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Germany

Berlin Transport System Introduces Scentsational New Plan

Everything is coming up roses on Berlin's public transportation system thanks to a new fragrance to be specially created for the capital's commuter railway system.

A crowd of people getting into a train in Berlin

Sometimes, a splash of perfume is just the ticket

Compared to the London Tube or the New York subway, traveling in the hauptstadt is a painless experience: The ticket machines work, trains run regularly and you can usually get a seat.

But despite the money lavished on renovating the S-Bahn since Berlin reunified almost 20 years ago, it still has its own unmistakable smell: a heady blend of stale air, cheap pizza and wet clothes.

Passengers might, however, soon find this masked by a scent of eucalyptus with a touch of citrus, jasmine and underlying patchouli notes.

"We basically want to enhance the public transport experience in Berlin," S-Bahn spokesman Burkhard Ahlert told DW-WORLD.DE.

Strange smells

Pot pourri

Preferable to the stench of spilt beer any day

The idea was dreamt up by Gerson Myhr, who won a recent internal competition for new ideas to improve the capital's commuter railway system.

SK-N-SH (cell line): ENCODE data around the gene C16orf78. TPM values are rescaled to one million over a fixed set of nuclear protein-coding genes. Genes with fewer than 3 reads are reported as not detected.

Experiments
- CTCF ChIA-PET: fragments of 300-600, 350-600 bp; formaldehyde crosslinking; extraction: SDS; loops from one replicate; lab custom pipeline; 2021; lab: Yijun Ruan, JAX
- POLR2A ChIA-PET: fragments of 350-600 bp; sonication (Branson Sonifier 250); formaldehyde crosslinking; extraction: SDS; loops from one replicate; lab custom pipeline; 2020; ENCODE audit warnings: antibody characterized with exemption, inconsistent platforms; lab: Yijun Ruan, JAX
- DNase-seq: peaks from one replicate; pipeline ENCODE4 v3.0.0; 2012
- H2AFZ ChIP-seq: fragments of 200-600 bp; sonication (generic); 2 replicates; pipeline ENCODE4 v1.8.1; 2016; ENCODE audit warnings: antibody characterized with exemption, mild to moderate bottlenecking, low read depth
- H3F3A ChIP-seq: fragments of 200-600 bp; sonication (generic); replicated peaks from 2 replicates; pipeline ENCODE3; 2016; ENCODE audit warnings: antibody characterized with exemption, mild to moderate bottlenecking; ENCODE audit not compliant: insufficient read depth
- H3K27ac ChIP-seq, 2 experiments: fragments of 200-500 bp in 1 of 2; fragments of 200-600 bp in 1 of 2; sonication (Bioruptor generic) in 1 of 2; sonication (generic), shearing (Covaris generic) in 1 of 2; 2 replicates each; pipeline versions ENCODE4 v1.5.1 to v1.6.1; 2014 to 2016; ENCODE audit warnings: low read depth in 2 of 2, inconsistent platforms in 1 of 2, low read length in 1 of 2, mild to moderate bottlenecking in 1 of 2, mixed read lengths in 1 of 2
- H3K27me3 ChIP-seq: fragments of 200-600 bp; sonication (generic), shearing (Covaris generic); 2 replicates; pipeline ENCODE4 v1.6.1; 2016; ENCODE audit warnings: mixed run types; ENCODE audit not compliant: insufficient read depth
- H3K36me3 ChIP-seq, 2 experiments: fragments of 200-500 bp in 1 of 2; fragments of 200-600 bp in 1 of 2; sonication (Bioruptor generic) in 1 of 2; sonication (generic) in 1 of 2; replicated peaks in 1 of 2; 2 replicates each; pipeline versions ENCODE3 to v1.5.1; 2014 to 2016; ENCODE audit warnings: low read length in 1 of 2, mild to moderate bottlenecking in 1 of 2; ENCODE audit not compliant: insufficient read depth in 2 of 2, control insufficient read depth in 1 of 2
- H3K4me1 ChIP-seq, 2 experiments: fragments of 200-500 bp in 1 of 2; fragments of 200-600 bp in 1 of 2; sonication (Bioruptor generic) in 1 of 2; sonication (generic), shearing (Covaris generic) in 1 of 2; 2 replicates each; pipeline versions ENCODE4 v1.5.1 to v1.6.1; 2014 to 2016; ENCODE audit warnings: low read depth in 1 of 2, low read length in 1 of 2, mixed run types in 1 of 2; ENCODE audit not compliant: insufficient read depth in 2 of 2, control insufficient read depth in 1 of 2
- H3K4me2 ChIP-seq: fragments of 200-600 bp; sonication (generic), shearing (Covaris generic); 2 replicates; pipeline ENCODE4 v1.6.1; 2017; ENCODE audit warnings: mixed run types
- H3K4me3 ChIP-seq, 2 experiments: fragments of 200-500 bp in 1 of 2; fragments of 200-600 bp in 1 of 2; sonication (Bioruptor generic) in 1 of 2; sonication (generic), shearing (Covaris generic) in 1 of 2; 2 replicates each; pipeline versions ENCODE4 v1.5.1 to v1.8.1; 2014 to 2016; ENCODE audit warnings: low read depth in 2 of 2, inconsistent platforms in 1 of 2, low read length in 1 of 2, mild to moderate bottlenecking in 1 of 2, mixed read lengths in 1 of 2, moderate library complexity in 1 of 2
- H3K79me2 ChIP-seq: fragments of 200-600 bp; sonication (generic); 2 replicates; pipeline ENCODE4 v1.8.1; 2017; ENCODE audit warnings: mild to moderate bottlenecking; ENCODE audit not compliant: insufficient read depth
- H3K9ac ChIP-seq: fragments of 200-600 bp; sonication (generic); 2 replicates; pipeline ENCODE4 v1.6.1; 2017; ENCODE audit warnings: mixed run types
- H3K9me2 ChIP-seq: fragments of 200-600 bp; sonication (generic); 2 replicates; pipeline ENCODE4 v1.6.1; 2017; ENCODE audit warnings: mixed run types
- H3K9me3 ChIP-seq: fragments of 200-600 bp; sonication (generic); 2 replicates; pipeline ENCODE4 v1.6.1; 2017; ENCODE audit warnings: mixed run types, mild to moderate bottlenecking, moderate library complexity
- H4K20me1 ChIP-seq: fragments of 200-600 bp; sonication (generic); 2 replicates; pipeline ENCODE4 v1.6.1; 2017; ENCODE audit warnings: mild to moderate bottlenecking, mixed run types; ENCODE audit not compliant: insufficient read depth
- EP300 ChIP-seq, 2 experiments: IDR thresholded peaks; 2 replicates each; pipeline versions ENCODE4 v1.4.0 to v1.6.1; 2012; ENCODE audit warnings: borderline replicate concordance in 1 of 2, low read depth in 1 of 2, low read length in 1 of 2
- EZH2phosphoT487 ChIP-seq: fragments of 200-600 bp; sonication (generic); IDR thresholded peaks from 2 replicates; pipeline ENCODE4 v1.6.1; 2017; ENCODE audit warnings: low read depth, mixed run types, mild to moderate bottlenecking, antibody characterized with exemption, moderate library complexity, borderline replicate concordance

He proposed introducing a specially created fragrance as an antidote to unwanted odors.

"There are always strange smells in the trains," said the engineer."They are not pleasant."

The train company said the scheme won't be going ahead until after a trial run, initially trying out the customized scent in only 100 of the city's 620 commuter trains.

As for its actual ingredients -- the first aroma tests are planned for November.

"Obviously we'll be making sure it won't contain anything passengers might be allergic to," said Ahlert. "Initially we'd planned to do the aroma tests internally, but we've decided to get the public involved as soon as possible."

Paris precedent

The Paris transport system, the Metro, has had its own scent since 1999, when a scent based on lemons, oranges and lavender was introduced.

Some 1.5 tons of Madeleine, named after one of the stations and also a French pastry, are mixed into cleaning fluids and spread on station floors every month.

But what exactly is the point? While supermarkets have long been employing strategies such as an all-pervasive smell of freshly baked bread to make shoppers feel hungry and get spending, S-Bahn Berlin insists it has no such ulterior motives.

"It's just about boosting quality of life," said Ahlert.

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